# How good a proxy for accuracy is precision?

post by Elizabeth (pktechgirl) · 2019-08-31T01:01:57.330Z · score: 16 (3 votes) · LW · GW · 3 commentsThis is a question post.

## Contents

Answers 4 LawrenceC None 3 comments

Accuracy = averaging to the right answer.

Precision = having a low standard deviation.

It's easy to get a precise but inaccurate answer- just guess 0 every time. But for situations where people aren't goodharting, are a cluster of answers that are more similar to each other more likely to average to the correct answer than a cluster of answers that aren't? And how does that change based on how the answers were generated (e.g. same individual giving multiple answers over time vs. multiple individuals answering vs. multiple groups answering)? In what ways do accuracy and precision directly trade off against each other?

## Answers

I believe your definition of accuracy differs from the ISO definition (which is the usage I learned in undergrad statistics classes, and also the usage most online sources seem to agree with): a measurement is accurate insofar as it is close to the true value. By this definition, the reason the second graph is accurate but not precise is because all the points are close to the true value. I'll be using that definition in the remainder of my post. That being said, Wikipedia does claim your usage is the more common usage of the word.

I don't have a clear sense of how to answer your question empirically, so I'll give a theoretical answer.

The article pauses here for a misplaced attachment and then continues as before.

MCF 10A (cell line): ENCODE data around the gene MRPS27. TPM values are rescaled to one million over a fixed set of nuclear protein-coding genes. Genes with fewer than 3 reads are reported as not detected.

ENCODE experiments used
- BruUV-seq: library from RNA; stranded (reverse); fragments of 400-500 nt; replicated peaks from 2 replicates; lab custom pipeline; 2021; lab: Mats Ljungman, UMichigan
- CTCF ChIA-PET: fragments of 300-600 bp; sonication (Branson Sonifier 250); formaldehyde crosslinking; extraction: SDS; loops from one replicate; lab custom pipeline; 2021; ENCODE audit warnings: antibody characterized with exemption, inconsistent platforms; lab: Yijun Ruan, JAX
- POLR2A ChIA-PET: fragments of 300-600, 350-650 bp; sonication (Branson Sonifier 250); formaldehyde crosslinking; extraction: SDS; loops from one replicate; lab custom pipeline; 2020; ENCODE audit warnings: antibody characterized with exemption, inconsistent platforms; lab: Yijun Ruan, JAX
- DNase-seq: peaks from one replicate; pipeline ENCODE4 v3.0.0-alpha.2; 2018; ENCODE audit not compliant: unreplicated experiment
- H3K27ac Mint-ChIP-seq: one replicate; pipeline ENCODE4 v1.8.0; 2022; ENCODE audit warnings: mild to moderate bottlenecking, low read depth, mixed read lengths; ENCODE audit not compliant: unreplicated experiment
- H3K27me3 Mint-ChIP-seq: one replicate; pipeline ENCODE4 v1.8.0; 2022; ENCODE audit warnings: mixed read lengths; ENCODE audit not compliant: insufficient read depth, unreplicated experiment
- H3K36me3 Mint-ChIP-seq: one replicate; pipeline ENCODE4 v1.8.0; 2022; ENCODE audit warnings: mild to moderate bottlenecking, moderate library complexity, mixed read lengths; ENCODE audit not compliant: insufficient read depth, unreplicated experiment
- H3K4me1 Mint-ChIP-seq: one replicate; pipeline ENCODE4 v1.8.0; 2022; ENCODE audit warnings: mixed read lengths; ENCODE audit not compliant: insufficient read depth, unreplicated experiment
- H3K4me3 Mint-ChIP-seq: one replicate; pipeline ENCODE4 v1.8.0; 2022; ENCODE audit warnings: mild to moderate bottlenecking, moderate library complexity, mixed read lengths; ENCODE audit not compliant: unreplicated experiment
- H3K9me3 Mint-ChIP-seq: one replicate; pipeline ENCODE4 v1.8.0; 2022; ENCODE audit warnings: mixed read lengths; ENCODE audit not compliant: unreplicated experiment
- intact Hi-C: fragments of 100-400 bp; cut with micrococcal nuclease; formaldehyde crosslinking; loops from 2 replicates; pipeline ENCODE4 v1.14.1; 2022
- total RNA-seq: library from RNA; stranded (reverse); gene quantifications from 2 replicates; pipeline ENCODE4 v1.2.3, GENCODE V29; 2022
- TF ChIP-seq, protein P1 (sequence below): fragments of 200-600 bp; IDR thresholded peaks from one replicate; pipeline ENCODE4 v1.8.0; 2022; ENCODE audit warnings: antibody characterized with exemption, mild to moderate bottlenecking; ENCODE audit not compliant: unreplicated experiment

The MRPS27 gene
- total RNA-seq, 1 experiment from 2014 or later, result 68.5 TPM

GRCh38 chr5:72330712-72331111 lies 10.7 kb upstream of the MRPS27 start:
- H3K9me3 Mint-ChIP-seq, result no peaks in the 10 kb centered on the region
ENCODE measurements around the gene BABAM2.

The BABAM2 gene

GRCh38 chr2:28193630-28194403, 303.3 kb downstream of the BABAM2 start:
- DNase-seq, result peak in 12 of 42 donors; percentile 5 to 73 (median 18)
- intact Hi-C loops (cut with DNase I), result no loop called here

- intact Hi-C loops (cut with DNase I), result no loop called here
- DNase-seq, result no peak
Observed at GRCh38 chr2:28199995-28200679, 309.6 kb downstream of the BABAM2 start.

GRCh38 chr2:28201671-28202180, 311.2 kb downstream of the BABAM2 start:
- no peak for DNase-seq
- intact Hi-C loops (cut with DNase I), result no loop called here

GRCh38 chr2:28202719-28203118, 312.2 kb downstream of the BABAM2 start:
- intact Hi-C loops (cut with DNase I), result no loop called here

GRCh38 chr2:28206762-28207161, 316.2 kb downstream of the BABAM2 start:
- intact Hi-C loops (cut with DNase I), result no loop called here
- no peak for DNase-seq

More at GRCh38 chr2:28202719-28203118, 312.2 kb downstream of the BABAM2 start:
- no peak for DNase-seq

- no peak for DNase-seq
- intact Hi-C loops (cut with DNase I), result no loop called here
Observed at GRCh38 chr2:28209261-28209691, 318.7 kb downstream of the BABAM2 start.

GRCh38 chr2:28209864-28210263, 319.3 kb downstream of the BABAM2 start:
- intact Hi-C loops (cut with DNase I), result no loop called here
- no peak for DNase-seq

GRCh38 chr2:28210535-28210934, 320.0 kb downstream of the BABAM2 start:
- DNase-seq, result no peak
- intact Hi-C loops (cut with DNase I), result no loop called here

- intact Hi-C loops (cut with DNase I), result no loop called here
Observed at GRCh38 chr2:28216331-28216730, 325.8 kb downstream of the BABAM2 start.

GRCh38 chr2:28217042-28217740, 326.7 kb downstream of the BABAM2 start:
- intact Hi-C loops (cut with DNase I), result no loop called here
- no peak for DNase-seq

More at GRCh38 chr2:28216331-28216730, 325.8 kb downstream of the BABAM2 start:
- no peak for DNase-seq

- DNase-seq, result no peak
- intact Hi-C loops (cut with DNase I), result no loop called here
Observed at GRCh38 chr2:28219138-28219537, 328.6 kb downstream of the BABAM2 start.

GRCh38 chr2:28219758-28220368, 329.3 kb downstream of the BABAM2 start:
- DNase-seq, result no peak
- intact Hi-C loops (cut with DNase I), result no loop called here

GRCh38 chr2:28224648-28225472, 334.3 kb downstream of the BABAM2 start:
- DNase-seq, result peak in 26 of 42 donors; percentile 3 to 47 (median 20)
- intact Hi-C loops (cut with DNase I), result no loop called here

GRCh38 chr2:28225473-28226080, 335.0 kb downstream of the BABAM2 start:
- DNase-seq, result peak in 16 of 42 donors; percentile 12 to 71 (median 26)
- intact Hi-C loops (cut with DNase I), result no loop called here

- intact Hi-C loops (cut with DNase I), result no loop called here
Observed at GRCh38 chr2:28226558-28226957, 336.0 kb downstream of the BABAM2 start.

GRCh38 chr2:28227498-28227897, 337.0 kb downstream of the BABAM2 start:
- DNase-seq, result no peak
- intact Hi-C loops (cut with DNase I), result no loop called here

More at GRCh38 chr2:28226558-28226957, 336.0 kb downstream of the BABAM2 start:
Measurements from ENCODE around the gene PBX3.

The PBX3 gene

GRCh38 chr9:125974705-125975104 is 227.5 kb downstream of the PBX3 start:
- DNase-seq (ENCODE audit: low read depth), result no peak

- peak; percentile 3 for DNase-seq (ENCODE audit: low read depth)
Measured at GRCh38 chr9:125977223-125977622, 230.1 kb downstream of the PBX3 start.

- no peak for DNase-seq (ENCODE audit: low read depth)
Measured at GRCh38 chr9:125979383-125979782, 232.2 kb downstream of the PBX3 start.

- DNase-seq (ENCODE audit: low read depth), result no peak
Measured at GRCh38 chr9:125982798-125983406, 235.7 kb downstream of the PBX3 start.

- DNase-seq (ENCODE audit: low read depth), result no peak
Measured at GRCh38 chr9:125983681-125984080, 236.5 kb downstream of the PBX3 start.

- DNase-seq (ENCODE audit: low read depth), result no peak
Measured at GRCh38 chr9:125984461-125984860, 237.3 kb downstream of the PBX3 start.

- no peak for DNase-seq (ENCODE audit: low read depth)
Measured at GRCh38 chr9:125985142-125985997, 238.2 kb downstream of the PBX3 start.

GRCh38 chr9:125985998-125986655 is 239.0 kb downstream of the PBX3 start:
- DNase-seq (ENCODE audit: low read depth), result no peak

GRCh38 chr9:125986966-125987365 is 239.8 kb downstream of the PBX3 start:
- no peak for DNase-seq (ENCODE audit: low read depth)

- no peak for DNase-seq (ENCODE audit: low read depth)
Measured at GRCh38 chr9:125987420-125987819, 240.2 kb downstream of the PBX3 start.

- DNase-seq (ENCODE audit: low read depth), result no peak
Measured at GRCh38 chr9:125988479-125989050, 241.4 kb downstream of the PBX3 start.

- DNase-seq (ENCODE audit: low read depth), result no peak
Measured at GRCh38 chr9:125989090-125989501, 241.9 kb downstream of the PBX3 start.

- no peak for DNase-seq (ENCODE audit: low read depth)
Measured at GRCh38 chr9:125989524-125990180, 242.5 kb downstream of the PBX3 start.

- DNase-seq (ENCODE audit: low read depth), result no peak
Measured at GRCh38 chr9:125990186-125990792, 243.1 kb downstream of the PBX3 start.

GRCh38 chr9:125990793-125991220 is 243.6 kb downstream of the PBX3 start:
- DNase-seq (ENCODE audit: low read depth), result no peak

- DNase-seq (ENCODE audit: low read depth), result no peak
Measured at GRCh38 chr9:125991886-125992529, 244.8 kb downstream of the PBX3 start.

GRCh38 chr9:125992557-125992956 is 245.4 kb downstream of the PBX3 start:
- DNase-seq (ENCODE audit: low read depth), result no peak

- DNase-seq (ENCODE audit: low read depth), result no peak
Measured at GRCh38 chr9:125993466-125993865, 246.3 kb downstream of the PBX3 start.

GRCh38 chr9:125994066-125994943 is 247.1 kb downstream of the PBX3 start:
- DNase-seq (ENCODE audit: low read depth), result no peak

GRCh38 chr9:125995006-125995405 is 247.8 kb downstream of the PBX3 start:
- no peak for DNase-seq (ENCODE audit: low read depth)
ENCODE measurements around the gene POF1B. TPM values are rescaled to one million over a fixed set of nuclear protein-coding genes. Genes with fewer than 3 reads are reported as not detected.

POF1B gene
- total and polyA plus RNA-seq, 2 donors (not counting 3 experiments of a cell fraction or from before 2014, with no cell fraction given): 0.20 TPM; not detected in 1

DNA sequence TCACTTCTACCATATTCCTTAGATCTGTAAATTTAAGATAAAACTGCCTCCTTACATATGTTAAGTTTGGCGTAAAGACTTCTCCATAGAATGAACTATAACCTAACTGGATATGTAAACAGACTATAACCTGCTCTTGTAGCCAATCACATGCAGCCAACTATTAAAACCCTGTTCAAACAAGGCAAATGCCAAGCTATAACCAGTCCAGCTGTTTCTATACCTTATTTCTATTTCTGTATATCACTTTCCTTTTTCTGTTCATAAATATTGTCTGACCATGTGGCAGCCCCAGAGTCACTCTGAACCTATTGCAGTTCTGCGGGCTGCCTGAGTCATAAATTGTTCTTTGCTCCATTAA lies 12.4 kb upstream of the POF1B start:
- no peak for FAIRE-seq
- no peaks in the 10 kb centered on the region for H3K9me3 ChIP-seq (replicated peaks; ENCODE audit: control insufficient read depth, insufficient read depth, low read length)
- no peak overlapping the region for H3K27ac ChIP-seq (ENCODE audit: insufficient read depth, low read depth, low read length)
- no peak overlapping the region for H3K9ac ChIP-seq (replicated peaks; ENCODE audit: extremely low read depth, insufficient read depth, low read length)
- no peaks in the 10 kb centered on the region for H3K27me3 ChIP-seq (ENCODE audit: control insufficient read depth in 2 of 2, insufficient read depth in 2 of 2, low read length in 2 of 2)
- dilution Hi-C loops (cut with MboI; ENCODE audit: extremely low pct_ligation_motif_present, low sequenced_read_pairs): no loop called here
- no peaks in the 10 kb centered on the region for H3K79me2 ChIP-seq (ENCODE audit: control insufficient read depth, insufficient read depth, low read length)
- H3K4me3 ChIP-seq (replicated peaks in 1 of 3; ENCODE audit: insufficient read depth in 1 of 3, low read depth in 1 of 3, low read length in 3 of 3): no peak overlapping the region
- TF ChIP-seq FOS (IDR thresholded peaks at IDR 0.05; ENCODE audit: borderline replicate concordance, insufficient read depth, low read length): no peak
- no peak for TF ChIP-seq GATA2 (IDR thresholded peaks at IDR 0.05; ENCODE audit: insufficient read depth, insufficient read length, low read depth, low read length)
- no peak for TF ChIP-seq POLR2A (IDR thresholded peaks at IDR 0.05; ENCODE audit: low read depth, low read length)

Suppose our goal is to predict some value . Let be our predictor for (for example, we could have ask a subject to predict ). A natural way to measure accuracy for prediction tasks is the mean squared error , where a lower mean square error is higher accuracy. The Bias Variance Decomposition of mean squared error gives us:

The first term on the right is the bias of your estimator - how far the expected value of your estimator is from the true value. An unbiased estimator is one that, in expectation, gives you the right value (what you mean by "accuracy" in your post, and what ISO calls "trueness"). The second term is the variance of your estimator - how far your estimator is, in expectation, from the average value of the estimator. Rephrasing a bit, this measures how imprecise your estimator is, on average.

As both the terms on the right are always non-negative, the bias and variance of your estimator both lower bound your mean square error.

However, it turns out that there's often a trade off between having an unbiased estimator and a more precise estimator, known appropriately as the bias-variance trade-off. In fact, there are many classic examples in statistics of estimators that are biased but have lower MSE than any unbiased estimator. (Here's the first one I found during Googling)

Looks like what I'm calling accuracy ISO calls "trueness", and ISO!accuracy is a combination of trueness and precision.

## 3 comments

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I would just like to complain about how many bullseye diagrams I looked at where the "low accuracy" picture averaged to about the bullseye, because the creator had randomly spewed dots and the average location of an image is in fact its center.

I wonder if that's because they're using the ISO definition of accuracy? A quick google search for these diagrams led me to this reddit thread, where the discussion below reflects the fact that people use different definitions of accuracy.

EDIT: here's a diagram of the form that Elizabeth is complaining about (source: the aforementioned reddit thread):

This seems to be a question about the correlation of the two over all processes that generate estimates, which seems very hard to do. Even supposing you had this correlation over processes, I'm guessing once you have a specific process in mind, you get to condition on what to know about it in a way that just screens off the prior.

In a given domain though, maybe there are useful priors one could have given what one knows about the particular process. I'll try to think of examples.